IPL scandal

A run for your money

Print edition : June 14, 2013

S. Sreesanth Photo: PTI

Ajit Chandila. Photo: R.V. Moorthy

Ankeet Chavan. Photo: R.V. Moorthy

N. Srinivasan, President, BCCI. The Board said it could not play the role of the policeman. Photo: V. Ganesan

The spot-fixing scandal exposes the BCCI-run Indian Premier League’s “greed is good” dictum. The players involved have only taken their masters’ cues when it comes to the lure of money.

ESCORTED by policemen, their faces covered in black hoods, S. Sreesanth, Ankeet Chavan and Ajit Chandila of the Rajasthan Royals cricket team presented a poignant picture. The Test star and his team mates were arrested for their alleged role in spot-fixing some matches in the sixth edition of the Indian Premier League (IPL). “Sad day for cricket,” remarked a club cricketer, feeling let down by his better-known peers. The game has suffered yet another blow, 13 years after the former South African captain Hansie Cronje had confessed to having fixed matches.

The business of fixing had not died. It was only lying dormant, waiting for some greedy hands to revive it. The latest scandal to hit cricket has come in the IPL’s T20 (Twenty20) tournament, a format that is tempting and alluring to bookies and punters. It becomes a fertile area for betting because in all these fast-paced games a result is guaranteed and fortunes can either swing or be made to swing in the span of a few deliveries.

Spot and match

In 2000, it was a chance conversation the Delhi Police stumbled upon that led to the unravelling of a massive match-fixing scandal involving some of the biggest names in the game. Spot-fixing made its appearance during Pakistan’s tour of England in 2010 when Salman Butt, Mohammad Amir and Mohammad Asif indulged in a corrupt practice that was suspected, but never exposed. The three were implicated when Asif and Amir deliberately bowled no-balls at the behest of Butt in the Lord’s Test. Spot-fixing is an easier mode of influencing the books than match-fixing. A no-ball, a full toss or a half-volley always raised greater suspicion in the IPL than in any other format of the game. There were many suspicious instances in the IPL but evidence was hard to come by. Once again, it needed a vigilant police for this menace to be unearthed.

Rajasthan Royals happened to be the team that stood ravaged by Sreesanth, Chavan and Chandila deciding to underperform, or rather cheat, in the opinion of cricket fans who had flocked the Sawai Man Singh Stadium in Jaipur to cheer their team, which remained unbeaten in all the home matches. When the news of the spot-fixing broke, the reaction was one of shock and despair for most fans, but it was hardly surprising for the more discerning ones. The IPL had an aura of unreal action.

“Ban the league”, “ban the players” was the universal refrain. “Strictest of punishment”, promised the authorities. But how? Indian laws are ill-equipped to deal with crimes such as match-fixing. “Admissible in court,” announced Delhi Police Commissioner Neeraj Kumar, as he put on show the results of his force’s good work—the transcript of the alleged conversations between the cricketers and some notorious bookies.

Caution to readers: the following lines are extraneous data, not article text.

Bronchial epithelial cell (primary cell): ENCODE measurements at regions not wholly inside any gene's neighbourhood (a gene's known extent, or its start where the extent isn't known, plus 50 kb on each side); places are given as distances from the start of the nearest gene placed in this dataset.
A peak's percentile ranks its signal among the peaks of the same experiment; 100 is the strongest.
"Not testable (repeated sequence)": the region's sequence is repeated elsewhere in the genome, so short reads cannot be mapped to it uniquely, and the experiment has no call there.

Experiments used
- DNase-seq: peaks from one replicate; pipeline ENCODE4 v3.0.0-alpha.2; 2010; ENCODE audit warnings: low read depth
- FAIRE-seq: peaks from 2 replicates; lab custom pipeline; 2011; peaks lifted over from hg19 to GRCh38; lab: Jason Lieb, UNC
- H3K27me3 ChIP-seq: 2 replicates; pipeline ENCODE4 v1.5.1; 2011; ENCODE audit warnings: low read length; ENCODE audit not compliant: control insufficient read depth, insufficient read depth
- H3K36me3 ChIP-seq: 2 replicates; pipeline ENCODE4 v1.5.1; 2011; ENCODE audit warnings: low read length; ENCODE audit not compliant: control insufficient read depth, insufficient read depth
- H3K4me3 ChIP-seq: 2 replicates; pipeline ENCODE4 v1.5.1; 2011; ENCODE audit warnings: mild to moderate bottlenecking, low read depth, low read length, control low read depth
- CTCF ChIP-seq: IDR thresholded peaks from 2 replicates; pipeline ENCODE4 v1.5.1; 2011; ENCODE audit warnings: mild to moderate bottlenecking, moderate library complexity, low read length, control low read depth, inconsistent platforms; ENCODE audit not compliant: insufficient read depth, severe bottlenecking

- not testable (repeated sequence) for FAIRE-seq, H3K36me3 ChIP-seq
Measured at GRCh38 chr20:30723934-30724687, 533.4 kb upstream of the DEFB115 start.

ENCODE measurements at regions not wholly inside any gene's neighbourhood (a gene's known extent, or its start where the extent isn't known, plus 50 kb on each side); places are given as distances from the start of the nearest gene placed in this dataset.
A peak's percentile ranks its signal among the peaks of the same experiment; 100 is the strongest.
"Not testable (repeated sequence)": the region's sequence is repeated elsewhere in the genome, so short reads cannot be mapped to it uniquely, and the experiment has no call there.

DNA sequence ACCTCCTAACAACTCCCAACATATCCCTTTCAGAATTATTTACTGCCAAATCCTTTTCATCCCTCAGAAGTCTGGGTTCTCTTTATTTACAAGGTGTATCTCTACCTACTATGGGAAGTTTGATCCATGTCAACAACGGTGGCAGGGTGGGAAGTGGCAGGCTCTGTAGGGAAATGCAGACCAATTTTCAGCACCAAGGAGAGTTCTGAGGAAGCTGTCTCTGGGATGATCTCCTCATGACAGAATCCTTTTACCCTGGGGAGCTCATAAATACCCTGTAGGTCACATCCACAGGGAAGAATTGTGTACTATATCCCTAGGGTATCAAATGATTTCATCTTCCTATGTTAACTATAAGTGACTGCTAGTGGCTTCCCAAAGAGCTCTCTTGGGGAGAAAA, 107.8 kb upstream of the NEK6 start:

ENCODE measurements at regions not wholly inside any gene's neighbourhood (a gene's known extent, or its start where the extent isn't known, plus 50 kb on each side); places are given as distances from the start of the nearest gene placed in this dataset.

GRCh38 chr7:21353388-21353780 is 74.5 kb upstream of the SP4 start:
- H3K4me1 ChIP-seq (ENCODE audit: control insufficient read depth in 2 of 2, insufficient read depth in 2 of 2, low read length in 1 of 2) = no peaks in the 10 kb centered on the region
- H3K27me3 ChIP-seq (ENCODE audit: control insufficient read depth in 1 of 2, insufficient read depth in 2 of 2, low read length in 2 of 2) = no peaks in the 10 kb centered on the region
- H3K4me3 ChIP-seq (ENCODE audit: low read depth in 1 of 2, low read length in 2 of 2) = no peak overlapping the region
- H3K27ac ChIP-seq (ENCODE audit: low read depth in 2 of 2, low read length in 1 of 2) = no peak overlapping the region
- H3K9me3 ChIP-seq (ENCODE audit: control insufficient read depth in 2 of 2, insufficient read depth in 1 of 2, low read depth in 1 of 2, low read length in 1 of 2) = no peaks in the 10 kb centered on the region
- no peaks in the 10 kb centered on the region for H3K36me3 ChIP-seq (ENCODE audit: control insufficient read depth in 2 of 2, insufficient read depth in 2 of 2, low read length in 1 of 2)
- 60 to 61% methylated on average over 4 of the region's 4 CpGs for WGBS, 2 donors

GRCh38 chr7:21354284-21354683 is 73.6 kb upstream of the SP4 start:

A suspected link to the underworld gave the scandal a new twist. Dubai and Pakistan were said to be the epicentre of the spot-fixing episode. It was the same story in 2000. Some players were crucified, many got away; the game suffered a huge blow. Time healed the wounds and it was “back to normal”. But the attendance at Test matches had begun to fall and led to the birth of the monster called the IPL. It changed the way cricket had been played.

The money league

Cheerleaders, after-match parties, glitz and glamour became an integral part of a game that was seen as a platform for gentlemen to indulge in a leisurely exercise. That was many summers ago, but the IPL swelled the coffers of the cricket administrators, and cricketers became multimillionaires by participating in a mediocre domestic tournament.

The IPL, started in 2008, is a mere domestic tournament of the Board of Control for Cricket in India (BCCI) but offers players a career unthinkable in most other sporting disciplines. Cricketers are known more by what price they command than their abilities to win a match for their club, or their franchisee as the owners of the teams in the IPL are called. The association of film stars, the horde of sponsors, and the adulation of the fans made the IPL a heady mix for the cricketers and an intoxicating one for those connected with the conduct of the tournament.

Audiences filled up most seats at every IPL match. Music blared, the crowd roared, and the game’s image soared. It was a successful business model that combined entertainment with sport spectacularly to generate mind-boggling revenue. Cricketers became rich overnight. They became greedy and corrupt, too.